When the explosions went off at around 3PM on April 15 at the Boston Marathon, many people were in a state of panic over the state of loved ones attending the race. For one father, Jeff Bauman Sr., it was a nightmare as he tried to call his son’s cell phone over and over again. His son, Jeff Bauman Jr., was at the finish line cheering on his girlfriend during her first go at the famous race. The elder Bauman’s calls were never answered, and the younger Bauman is now the subject of an iconic photograph and a double amputee.
Mr. Bauman’s step-daughter, Erika Schneider, was the first to break the news of Jeff’s injuries over the phone.
“Did you see the picture?” She added, “Jefferey’s on the news. He got hurt.”
“Are you sure? Are you sure?” He shouted.
“Yes! Yes! I’m sure!” she shouted back.
The picture to which she referred was the one that is now the most widely used image from the explosions, showing a man in a cowboy hat helping emergency workers with a young man whose legs were destroyed by the blast.
Mr. Bauman found photo on Facebook, and immediately began calling area hospitals to find his son, whom he finally located at Boston Medical Center. He and his wife reached Jeff by 8PM, but the surgery had already been performed.
Jeff had lost both legs at the knee and underwent two surgeries as a result. The first was the double amputation; the second was to drain internal fluids caused by the blunt trauma. He was the first casualty brought in from the bombing, and the man in the cowboy hat literally saved his life.
That man was Carlos Arrendondo, a 52-year-old man who lost his son, Alexander, while he was serving as a Marine in Iraq in 2004. Every year since, he has handed out American flags at the finish line as a tribute to his son.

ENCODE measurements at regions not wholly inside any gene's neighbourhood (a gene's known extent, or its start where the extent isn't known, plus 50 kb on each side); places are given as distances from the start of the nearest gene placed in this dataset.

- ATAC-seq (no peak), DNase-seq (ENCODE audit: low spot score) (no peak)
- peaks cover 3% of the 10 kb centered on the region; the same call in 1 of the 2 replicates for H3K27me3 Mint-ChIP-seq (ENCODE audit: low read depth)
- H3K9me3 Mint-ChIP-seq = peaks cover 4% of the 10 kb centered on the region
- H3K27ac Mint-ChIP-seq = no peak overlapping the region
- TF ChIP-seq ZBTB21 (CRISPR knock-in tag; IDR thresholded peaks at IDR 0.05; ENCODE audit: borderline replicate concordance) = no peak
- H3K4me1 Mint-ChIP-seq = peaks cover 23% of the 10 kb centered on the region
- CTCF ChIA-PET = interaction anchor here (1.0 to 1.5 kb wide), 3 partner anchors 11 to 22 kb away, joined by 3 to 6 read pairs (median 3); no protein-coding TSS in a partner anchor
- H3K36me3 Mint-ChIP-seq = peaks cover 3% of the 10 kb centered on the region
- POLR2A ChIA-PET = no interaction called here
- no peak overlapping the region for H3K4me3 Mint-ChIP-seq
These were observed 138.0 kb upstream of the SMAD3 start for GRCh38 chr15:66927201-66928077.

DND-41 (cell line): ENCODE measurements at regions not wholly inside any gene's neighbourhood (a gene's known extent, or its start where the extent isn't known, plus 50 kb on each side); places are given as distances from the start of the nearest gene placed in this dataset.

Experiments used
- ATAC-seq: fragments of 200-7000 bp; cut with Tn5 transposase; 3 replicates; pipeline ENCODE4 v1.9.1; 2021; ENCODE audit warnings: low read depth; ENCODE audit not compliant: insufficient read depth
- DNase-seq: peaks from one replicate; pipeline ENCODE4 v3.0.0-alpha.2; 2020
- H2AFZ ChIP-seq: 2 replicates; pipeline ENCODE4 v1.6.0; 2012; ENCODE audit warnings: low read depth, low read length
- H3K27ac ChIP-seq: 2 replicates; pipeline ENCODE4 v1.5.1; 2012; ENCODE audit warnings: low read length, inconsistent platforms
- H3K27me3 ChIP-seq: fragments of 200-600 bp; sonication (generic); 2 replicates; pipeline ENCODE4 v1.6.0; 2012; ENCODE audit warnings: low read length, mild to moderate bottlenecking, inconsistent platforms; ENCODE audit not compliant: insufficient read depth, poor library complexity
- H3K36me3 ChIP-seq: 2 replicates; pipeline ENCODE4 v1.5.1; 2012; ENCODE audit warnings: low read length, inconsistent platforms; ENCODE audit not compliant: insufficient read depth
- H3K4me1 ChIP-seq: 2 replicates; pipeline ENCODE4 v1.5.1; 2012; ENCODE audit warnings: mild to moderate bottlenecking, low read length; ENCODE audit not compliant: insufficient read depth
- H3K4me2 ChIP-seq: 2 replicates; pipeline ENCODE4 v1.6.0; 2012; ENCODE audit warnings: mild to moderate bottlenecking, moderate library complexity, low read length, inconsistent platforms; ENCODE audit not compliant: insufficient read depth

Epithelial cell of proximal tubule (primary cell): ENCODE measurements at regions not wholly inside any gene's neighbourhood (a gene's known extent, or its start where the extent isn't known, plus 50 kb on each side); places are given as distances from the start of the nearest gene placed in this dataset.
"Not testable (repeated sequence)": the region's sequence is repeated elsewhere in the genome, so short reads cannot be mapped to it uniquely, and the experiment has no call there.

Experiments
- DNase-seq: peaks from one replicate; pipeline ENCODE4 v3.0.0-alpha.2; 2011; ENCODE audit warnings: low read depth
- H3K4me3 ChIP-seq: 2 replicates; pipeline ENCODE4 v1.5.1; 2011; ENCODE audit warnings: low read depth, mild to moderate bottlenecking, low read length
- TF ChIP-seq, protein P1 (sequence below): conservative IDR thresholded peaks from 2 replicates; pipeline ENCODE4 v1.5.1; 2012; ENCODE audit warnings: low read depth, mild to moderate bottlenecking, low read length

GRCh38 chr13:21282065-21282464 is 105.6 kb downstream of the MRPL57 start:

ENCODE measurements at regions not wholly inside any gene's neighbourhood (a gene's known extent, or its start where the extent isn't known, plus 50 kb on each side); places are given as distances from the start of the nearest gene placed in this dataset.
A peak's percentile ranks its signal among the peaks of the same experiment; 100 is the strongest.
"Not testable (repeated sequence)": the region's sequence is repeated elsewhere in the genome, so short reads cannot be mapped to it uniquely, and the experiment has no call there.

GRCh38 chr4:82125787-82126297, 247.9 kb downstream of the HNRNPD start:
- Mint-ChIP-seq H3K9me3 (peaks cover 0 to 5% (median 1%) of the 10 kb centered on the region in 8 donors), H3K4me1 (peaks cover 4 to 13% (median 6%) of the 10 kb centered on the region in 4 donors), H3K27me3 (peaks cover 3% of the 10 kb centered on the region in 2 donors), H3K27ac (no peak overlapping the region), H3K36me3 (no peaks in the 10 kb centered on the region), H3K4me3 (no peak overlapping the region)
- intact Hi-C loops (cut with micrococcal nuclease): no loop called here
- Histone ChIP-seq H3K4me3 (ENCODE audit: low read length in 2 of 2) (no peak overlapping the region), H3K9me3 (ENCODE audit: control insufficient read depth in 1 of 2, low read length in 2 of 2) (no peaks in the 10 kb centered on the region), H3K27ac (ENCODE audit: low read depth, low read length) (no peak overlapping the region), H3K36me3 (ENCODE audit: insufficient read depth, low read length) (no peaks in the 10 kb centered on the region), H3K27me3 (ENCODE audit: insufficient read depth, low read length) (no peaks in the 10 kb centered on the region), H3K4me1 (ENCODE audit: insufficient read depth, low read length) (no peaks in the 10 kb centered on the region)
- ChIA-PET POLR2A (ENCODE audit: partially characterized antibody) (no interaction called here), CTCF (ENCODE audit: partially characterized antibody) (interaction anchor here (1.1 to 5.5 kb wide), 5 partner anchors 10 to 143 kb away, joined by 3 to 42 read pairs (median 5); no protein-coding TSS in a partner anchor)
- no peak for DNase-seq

When the first blast went off, Arredondo jumped over the security fence and ran directly into the carnage, where he found Jeff with his shirt on fire. He beat out the flames with his bare hands, took off his shirt and tied it around the stump of Jeff’s leg. He stayed with Jeff and provided comfort until emergency workers arrived to help.
Later, Arrendondo–the hero in the cowboy hat–went to visit Jeff in the hospital.
“He was happy to see me, and I was happy to see him,” Arredondo said. “He’s been in a lot of pain, but I’m just trying to lift his mood, make him laugh. I brought him a dress hat.”
Jeff had also become quite a hero himself at that point. Immediately after waking up from sedation in the hospital, Jeff asked for a pen and paper and wrote, “Bag, saw the guy, looked right at me.” He helped authorities identify the man who’d placed the bomb right at Jeff’s feet just minutes before it exploded.
The internet responded quickly to help Jeff, who is uninsured, with his medical bills by creating a Go Fund Me site called “Bucks for Bauman!” The goal of the site is to raise $1 million for Jeff’s hospital and rehab bills, and to date has raised over $760,000.
While Jeff has a long road to recovery, he owes his life to Arrendondo, who does not consider himself a hero. We think Arrendondo’s Marine son would be very proud of his father.